I think Pete is right, regrettably, about what this does for Huckabee. We need someone who can marry the social and fiscal conservatives and is, authentically, one of both kinds.

I want to gloat. Before the anointing of Palin, I was arguing here in the comments section that she was not ready yet. I was told that what was important was the public perception of her. It is not, was not enough to carry the political day. She was not ready for this and whatever promise she had for political office is wasted. So I cannot gloat, because the right needed the political talent.

With all you guys say up there, there is still something discordant and not-quite-right about this announcement. I listened and found myself thinking, "Then there is also ...." something. This is not just not quite right in Pete's sense of #1 & 2, but powerfully so in the weirdness department. It's like when my kids tell me something and I know what they are leaving out is the central point. What I really hate is finding out the truth from someone else. This feels comparable.

I respect all of your opinions, above; they certainly all make sense and could easily prove true.

But I think she figured she had hit bottom, and going to the people was the only way up. Sure, she could bomb (does this sound like Evita)? Maybe the travelling road show will quickly fold under the crushing weirdness label. Yet, recall that a presidential qualification the Washington elite gave the otherwise unqualified Obama is that he had been campaigning for the presidency for years. And that's what she'll be doing.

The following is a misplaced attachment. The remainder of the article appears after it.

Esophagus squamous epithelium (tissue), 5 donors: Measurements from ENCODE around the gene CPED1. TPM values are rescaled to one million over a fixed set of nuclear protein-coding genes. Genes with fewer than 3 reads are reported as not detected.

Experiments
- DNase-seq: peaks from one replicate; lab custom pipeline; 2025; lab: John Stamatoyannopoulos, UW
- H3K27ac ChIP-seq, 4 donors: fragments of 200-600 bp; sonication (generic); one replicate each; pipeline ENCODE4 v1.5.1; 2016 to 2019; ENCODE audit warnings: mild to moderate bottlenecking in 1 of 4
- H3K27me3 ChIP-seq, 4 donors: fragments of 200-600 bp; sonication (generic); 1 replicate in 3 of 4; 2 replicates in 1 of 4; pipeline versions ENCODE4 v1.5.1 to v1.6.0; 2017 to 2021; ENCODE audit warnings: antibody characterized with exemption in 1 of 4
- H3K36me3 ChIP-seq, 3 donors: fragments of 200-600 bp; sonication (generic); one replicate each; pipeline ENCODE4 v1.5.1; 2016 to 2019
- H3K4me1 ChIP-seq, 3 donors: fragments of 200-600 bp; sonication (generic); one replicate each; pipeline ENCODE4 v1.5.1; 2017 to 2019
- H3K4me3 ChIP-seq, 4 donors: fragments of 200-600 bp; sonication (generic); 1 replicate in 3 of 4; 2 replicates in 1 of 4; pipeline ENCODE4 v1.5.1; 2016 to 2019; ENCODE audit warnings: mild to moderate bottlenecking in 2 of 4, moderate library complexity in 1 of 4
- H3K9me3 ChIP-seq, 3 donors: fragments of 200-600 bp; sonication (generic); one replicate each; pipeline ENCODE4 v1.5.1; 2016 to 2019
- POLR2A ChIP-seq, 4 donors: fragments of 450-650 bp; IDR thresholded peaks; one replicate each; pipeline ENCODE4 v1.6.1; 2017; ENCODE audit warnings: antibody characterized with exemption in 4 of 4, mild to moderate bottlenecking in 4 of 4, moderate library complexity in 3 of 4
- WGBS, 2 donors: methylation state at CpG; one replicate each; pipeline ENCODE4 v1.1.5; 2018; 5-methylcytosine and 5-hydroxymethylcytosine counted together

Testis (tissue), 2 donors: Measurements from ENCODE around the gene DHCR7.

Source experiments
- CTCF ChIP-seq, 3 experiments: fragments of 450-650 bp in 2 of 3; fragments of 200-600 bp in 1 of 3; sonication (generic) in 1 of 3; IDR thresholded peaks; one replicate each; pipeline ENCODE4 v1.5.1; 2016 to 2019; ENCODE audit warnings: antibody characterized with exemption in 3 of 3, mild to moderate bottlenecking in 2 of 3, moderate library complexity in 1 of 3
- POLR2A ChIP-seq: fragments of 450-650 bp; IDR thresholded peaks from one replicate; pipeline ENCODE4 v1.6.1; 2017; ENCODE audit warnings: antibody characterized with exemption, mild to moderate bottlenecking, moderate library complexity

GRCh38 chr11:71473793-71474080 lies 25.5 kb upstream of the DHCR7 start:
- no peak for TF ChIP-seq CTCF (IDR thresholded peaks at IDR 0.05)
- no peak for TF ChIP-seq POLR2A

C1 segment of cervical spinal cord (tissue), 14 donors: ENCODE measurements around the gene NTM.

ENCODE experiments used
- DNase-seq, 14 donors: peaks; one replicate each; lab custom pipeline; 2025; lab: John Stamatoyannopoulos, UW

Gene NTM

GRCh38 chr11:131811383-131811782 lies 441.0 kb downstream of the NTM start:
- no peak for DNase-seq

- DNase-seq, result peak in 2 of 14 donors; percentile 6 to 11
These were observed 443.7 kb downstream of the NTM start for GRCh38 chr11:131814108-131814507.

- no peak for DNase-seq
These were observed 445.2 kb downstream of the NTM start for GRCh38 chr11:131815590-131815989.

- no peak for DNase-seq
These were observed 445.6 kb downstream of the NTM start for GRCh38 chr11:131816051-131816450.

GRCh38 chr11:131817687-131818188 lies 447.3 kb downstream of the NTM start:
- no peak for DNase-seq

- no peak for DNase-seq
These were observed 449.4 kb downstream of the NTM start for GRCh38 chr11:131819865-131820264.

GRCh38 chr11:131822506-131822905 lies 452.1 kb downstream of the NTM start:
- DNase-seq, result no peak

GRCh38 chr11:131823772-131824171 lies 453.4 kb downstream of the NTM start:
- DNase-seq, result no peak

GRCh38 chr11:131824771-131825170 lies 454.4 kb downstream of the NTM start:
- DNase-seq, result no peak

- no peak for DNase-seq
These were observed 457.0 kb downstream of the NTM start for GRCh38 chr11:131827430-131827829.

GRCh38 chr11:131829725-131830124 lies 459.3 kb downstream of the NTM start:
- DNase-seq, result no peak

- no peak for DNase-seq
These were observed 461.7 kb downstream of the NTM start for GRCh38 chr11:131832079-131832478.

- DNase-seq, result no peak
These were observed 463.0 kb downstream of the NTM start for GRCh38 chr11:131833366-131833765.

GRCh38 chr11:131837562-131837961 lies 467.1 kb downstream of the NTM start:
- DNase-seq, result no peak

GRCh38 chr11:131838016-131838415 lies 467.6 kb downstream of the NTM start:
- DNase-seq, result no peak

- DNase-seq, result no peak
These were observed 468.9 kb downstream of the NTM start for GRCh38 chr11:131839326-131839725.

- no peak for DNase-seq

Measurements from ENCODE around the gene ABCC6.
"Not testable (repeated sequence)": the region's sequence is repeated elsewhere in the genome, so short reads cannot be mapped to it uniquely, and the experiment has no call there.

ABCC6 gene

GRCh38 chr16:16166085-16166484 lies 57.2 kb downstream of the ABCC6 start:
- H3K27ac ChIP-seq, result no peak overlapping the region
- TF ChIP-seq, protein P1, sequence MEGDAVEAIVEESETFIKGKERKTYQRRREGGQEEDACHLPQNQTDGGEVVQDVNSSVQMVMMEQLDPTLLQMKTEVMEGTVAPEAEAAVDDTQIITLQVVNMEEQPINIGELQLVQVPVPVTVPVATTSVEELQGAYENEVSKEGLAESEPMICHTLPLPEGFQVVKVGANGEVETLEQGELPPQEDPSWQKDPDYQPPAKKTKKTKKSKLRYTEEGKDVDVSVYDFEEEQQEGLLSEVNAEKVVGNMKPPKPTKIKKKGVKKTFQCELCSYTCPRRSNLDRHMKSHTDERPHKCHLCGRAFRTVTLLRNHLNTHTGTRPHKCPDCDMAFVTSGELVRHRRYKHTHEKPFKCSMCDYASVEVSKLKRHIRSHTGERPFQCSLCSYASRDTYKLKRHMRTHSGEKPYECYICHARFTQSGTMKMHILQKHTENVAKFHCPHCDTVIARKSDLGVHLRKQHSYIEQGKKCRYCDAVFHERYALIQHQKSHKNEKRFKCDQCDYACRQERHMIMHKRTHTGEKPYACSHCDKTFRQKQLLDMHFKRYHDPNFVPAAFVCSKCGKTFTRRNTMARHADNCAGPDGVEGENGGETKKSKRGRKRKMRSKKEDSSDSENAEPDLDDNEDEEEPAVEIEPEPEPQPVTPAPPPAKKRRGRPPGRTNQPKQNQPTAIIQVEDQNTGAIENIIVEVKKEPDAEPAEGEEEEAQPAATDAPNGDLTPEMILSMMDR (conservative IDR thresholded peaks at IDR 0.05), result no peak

I think Kate is right. When I first heard it and did not read the follow up from commentators, my assumption was that she had probably just had enough. I figured she was looking for an easier gig on Fox, or something like that. 2012 did not even cross my mind. Maybe all the 2012 talk is just a cover to maintain interest?

She's JV and this confirmed it. Huckabee is no different. Conservatives need to realize that just because it is exciting to see a politician with a solid moral grounding who is "one of the folks", it doesn't mean said leader is necessarily a good leader (let alone capable of getting elected).

If the best way for Palin to serve the people of Alaska is to step down as governor, then surely the best way for Palin to serve all Americans is to never run for president in the first place.

Surely she has a future at Fox "News" though, where she can play up her tales of tragic victimization to the hilt. Between that and her book deal (I'm picturing promo copies tucked into the backs of church pews), she and Todd should be able to feed their quiverfull, keep their homes and plane, and stuff a garage full with snowmobiles.

I'm a big Palin fan- I think she is a decent person and a good conservative- but this move I don't understand, just like I didn't understand why she listened to McCain and his bad advice during the campaign. This will play out poorly for her, although she remains half of my dream ticket- Romney/Palin in 2012!

The first thing I thought was is this what Thatcher or Mier would do? Palin demonstrated her weakness yesterday and effectively excluded herself from contention. I agree with Ben, Pete, and Julie here. Kate too, who may be right there's something else.